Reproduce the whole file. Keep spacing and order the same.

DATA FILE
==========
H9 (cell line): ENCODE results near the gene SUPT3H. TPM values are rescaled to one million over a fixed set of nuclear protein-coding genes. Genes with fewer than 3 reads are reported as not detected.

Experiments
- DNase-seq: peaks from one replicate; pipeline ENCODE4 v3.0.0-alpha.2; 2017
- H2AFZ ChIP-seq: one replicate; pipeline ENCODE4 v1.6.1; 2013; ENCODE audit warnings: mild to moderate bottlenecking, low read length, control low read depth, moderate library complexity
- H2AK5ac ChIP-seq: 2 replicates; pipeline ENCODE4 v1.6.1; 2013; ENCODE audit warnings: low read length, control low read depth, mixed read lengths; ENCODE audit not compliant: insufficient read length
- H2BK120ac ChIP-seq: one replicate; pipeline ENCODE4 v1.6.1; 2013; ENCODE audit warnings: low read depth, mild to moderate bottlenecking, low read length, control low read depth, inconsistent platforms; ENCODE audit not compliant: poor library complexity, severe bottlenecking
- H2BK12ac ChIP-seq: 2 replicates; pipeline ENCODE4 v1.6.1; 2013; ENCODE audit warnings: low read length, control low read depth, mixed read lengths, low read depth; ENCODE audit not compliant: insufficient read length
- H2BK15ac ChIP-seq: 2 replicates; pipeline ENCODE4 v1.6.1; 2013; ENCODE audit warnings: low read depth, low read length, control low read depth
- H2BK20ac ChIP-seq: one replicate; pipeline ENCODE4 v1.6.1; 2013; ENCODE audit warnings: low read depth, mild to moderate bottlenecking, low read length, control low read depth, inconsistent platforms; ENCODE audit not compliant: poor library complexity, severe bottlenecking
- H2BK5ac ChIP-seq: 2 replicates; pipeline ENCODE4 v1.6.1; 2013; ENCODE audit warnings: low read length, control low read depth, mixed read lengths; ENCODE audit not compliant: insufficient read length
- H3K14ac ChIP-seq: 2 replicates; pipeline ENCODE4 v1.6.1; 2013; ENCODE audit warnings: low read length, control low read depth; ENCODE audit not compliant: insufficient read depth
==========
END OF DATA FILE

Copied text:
H9 (cell line): ENCODE results near the gene SUPT3H. TPM values are rescaled to one million over a fixed set of nuclear protein-coding genes. Genes with fewer than 3 reads are reported as not detected.

Experiments
- DNase-seq: peaks from one replicate; pipeline ENCODE4 v3.0.0-alpha.2; 2017
- H2AFZ ChIP-seq: one replicate; pipeline ENCODE4 v1.6.1; 2013; ENCODE audit warnings: mild to moderate bottlenecking, low read length, control low read depth, moderate library complexity
- H2AK5ac ChIP-seq: 2 replicates; pipeline ENCODE4 v1.6.1; 2013; ENCODE audit warnings: low read length, control low read depth, mixed read lengths; ENCODE audit not compliant: insufficient read length
- H2BK120ac ChIP-seq: one replicate; pipeline ENCODE4 v1.6.1; 2013; ENCODE audit warnings: low read depth, mild to moderate bottlenecking, low read length, control low read depth, inconsistent platforms; ENCODE audit not compliant: poor library complexity, severe bottlenecking
- H2BK12ac ChIP-seq: 2 replicates; pipeline ENCODE4 v1.6.1; 2013; ENCODE audit warnings: low read length, control low read depth, mixed read lengths, low read depth; ENCODE audit not compliant: insufficient read length
- H2BK15ac ChIP-seq: 2 replicates; pipeline ENCODE4 v1.6.1; 2013; ENCODE audit warnings: low read depth, low read length, control low read depth
- H2BK20ac ChIP-seq: one replicate; pipeline ENCODE4 v1.6.1; 2013; ENCODE audit warnings: low read depth, mild to moderate bottlenecking, low read length, control low read depth, inconsistent platforms; ENCODE audit not compliant: poor library complexity, severe bottlenecking
- H2BK5ac ChIP-seq: 2 replicates; pipeline ENCODE4 v1.6.1; 2013; ENCODE audit warnings: low read length, control low read depth, mixed read lengths; ENCODE audit not compliant: insufficient read length
- H3K14ac ChIP-seq: 2 replicates; pipeline ENCODE4 v1.6.1; 2013; ENCODE audit warnings: low read length, control low read depth; ENCODE audit not compliant: insufficient read depth